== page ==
Bullying is smoke; courage is fire”
“Bullying” is one of the hot topics in education lately, in large part due to the speed at which news (especially bad news) spreads across the internet. Bullying, to be sure, is a problem, but some recent studies reflect positive news, at least with elementary and high school age students.
As reported in the journal Pediatrics, a study of more than 250,000 students in Maryland over the last ten years found that some types of bullying have decreased significantly – physical bullying, verbal bullying, spreading rumors and cyberbullying. Along with the actual bullying activities, reports of perpetrating bullying and or witnessing bullying decreased significantly as well. Why?
We don’t know. That is perhaps the most surprising finding. Maryland school districts had no anti-bullying programs! There was no active attempt by school officials to design curricula to prevent bullying. It just slowed down dramatically on its own, with a major decrease starting in 2010.
That doesn’t mean bullying isn’t an on-going issue. Cyberbullying, while diminishing, is extremely damaging because once it is online, it is there forever and it can spread like wildfire. While it is difficult to ignore a ten-year study of 250,000 students, if it is your child being bullied, all the studies in the world don’t offer much solace.
So if your child is truly being bullied, what options do you have?
*Stay calm. Don’t react emotionally or vindictively. Bullying means repeated physical, electronic or social aggression. One or two mild taunts on the playground are normal and how your child finds ways to react to this teasing is part of growing up.
*Take it seriously if your child is reporting that they really are being cyberbullied but don’t deny them access to technology. If the child feels he or she will be “punished” by taking away their computer, cell phone, tablet, etc. they may not report future bullying to you.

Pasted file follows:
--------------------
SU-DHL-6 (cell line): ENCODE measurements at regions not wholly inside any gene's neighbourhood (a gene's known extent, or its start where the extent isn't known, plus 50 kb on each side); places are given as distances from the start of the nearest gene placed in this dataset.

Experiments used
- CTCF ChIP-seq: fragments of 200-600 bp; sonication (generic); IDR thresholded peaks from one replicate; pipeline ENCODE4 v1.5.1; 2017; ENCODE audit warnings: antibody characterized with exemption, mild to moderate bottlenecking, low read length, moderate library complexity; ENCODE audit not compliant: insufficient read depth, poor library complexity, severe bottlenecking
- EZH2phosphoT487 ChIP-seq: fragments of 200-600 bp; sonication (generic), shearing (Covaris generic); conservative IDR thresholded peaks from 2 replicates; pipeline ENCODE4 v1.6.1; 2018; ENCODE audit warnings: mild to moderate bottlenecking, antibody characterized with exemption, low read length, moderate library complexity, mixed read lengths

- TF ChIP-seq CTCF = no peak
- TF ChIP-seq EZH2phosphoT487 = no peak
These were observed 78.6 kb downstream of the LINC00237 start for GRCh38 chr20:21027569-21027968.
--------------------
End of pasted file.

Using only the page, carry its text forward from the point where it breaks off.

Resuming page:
*If the activity is indeed bullying (as defined above), you should contact the school and inform the principal of the situation. Again, stay calm. School administrators want to know about these types of activities but the way in which parents report bullying can help or hinder the process. Parents demanding action through anger and threatened recrimination and lawsuits slow down the process. Work with, not against, the school administration.
*At our school, like many others, there is a designated person with whom the bullied child can talk. This person has the interpersonal skills to help the child deal with the bullying.
*Parents have a right to ask for a written blueprint to deal with the situation, even if it is a simple three-point plan. Something in writing keeps everyone focused on the issue.
*Remember that a key component of dealing with bullying is standing up to bullies, especially with allies who will confront the bully as a group. This takes courage but most “bullies” will fold like a deck of cards once challenged.
Children are learning to treat each more humanely, with or without a curriculum or plan. There is hope that over the long arc of history, we are evolving into “improved” versions of our previous selves.
Try to remember that when your eyes smart from the smoke of the news, if you have the courage to watch it!